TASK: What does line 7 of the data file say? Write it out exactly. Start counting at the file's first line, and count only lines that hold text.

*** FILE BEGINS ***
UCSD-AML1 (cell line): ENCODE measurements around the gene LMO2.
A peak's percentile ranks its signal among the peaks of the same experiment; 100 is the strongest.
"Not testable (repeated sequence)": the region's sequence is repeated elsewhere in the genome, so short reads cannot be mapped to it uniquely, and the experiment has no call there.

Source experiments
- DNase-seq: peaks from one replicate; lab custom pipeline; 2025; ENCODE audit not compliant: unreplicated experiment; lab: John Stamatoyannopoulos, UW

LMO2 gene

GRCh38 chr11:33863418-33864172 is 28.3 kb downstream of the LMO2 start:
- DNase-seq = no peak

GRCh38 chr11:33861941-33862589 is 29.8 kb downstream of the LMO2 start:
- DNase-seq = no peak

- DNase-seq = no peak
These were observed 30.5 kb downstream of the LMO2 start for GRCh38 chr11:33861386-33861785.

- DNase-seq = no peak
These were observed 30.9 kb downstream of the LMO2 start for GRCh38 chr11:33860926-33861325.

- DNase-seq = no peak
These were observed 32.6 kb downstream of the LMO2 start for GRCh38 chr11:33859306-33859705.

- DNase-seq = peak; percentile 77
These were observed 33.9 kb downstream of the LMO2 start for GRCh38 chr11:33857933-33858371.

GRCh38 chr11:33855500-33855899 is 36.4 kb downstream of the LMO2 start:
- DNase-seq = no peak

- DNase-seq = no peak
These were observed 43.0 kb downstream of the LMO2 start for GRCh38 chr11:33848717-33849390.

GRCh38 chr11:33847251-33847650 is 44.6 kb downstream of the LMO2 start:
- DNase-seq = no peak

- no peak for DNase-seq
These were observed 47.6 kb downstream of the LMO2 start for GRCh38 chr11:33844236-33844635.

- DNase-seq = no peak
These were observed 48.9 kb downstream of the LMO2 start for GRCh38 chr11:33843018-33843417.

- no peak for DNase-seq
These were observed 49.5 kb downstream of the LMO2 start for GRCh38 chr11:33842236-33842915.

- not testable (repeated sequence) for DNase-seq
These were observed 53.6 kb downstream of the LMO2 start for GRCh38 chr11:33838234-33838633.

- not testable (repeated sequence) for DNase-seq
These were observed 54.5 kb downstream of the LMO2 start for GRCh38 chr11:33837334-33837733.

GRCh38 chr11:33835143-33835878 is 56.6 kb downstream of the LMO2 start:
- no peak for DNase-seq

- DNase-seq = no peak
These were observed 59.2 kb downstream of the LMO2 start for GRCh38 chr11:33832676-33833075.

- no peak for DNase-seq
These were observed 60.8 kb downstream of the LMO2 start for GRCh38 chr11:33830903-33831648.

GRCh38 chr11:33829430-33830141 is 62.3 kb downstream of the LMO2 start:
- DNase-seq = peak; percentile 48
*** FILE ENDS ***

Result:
GRCh38 chr11:33863418-33864172 is 28.3 kb downstream of the LMO2 start: